Nailing down festive decorations can be tricky, especially during Chinese New Year.
A shopping mall in Malaysia found itself in an awkward position when its extravagant Chinese New Year decoration was likened to a paper offering, seen as inauspicious during the festive season.
Paper offerings are usually burned at funerals and festivals such as Qing Ming Festival and Hungry Ghost Festival.
The Chinese New Year decoration in question is a red Chinese pagoda outside the Suria KLCC shopping mall in downtown Kuala Lumpur.
Roughly three stories tall, the structure is adorned with gold trim, a tiered green roof, red lanterns, and lights turned on at night.
Pagoda likened to a paper offering
Unfortunately, the reactions and comments online have not been very positive.
Many Internet users have noticed the resemblance of the decorative structure to the paper offerings for the deceased.
For your reference, here is what the pagoda looks like from afar compared to a typical paper house used in religious rituals:
These paper houses are often accompanied by paper effigies of helpers and drivers.
On occasions such as the Hungry Ghost Festival and the Qing Ming Festival, paper offerings are often burned to appease the deceased or gain favor with deities to overcome any difficulties the living might be going through, according to Roots.gov.sg.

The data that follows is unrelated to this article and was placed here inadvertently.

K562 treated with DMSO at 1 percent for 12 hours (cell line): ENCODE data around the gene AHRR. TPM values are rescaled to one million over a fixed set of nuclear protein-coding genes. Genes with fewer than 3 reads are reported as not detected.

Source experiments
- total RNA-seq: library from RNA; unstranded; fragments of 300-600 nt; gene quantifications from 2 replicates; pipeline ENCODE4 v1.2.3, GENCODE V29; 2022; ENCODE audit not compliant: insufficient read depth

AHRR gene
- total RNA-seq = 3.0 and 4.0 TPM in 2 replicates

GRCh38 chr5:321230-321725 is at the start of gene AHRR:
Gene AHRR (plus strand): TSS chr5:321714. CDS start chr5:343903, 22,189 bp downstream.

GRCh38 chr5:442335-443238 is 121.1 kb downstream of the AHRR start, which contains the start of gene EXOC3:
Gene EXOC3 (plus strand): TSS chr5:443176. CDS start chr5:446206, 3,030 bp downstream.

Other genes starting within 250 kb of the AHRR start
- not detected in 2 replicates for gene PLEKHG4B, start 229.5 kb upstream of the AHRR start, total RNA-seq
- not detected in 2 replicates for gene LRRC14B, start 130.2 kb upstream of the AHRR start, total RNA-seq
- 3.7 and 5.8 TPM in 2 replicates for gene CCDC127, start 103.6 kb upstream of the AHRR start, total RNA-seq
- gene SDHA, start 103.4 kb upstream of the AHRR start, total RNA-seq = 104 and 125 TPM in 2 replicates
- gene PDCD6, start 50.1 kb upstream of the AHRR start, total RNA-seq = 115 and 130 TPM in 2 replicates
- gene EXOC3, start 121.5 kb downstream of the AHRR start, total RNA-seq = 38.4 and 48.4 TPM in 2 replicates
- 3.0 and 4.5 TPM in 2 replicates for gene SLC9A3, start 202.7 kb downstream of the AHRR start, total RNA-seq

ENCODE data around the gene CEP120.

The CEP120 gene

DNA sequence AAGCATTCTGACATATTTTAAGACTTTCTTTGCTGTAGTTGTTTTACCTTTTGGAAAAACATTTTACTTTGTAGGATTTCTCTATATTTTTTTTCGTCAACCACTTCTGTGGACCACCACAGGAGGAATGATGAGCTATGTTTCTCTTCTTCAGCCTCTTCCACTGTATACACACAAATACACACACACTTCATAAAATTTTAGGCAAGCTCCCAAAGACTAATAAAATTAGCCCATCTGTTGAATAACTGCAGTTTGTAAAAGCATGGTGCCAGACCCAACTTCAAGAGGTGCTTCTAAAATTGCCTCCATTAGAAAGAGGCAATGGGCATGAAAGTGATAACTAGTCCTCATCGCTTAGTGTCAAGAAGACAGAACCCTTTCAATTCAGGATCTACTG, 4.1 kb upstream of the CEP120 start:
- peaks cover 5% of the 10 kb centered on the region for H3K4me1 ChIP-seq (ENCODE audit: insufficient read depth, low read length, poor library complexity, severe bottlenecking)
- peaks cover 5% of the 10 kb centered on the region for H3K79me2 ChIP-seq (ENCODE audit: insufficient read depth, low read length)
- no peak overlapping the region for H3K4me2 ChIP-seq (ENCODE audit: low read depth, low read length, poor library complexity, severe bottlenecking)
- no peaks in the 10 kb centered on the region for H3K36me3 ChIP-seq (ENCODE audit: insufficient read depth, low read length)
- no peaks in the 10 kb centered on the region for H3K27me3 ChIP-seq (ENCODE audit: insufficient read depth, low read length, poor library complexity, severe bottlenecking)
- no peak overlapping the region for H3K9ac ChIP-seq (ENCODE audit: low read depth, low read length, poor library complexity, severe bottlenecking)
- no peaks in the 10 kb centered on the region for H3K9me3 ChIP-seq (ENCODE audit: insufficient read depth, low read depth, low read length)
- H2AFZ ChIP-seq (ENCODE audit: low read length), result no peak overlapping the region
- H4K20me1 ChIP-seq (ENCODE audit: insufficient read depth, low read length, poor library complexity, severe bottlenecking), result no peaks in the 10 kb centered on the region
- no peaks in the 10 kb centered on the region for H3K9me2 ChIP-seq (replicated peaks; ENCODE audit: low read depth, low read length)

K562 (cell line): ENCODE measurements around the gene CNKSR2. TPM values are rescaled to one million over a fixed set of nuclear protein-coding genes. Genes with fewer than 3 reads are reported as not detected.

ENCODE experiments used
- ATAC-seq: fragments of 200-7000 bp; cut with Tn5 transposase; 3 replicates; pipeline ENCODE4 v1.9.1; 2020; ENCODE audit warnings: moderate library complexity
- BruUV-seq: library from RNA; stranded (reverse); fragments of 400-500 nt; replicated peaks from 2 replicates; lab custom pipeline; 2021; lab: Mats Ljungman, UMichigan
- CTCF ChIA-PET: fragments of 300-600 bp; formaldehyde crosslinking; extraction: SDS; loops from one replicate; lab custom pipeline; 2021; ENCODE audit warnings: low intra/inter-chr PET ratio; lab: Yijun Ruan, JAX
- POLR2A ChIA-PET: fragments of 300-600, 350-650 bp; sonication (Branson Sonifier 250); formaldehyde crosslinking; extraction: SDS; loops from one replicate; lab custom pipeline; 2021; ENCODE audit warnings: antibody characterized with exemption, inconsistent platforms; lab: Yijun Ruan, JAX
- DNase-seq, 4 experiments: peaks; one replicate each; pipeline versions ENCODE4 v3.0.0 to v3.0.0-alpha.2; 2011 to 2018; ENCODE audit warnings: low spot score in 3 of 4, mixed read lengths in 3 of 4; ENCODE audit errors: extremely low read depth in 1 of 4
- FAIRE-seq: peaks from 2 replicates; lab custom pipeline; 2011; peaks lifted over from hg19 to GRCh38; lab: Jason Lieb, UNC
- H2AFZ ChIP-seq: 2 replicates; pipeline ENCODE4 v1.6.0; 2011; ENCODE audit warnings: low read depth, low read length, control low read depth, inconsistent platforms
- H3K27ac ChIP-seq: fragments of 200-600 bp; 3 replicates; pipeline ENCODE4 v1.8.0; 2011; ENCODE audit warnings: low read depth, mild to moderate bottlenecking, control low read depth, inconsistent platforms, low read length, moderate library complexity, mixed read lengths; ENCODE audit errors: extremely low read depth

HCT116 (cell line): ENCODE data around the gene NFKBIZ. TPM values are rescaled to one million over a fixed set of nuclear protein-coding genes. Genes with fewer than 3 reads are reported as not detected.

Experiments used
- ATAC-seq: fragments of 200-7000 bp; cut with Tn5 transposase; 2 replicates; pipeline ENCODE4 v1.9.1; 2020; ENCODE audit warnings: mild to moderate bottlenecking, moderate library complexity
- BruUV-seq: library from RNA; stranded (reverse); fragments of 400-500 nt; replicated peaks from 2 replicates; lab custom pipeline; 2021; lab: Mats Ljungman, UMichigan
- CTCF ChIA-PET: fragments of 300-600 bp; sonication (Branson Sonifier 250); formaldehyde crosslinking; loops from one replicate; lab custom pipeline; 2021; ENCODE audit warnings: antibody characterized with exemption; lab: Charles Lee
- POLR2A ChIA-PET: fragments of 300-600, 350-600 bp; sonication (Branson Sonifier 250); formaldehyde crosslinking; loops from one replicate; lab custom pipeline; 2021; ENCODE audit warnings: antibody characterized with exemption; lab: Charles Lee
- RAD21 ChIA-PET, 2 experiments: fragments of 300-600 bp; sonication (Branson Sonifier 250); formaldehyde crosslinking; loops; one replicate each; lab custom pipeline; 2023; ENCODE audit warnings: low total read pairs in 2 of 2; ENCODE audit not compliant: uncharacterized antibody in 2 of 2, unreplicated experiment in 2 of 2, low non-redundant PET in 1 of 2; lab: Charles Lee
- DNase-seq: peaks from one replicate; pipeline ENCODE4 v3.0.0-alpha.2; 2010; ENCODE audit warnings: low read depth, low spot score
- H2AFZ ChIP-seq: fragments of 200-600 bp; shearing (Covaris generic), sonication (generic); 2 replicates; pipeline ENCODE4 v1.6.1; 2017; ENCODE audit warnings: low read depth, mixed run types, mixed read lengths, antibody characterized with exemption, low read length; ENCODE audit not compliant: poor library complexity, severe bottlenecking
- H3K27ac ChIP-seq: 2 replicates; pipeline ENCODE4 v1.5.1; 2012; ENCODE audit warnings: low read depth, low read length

For more information on why paper offerings are burned, click here.
A photo of the pagoda structure being built was first shared on January 8.
Not the first pagoda
According to netizens, this is not the first time that Suria KLCC has erected a pagoda to celebrate the Chinese New Year.
Here are some photos of their pagoda for the Chinese New Year in 2020:
Unhappy color combination?
Although it had a similar pagoda structure two years ago, it didn’t seem to attract so much criticism.
Some netizens pointed out that it could be due to the color combination, specifically adding green to the pagoda.
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Best images via Malaysia Shopping Mall on Facebook.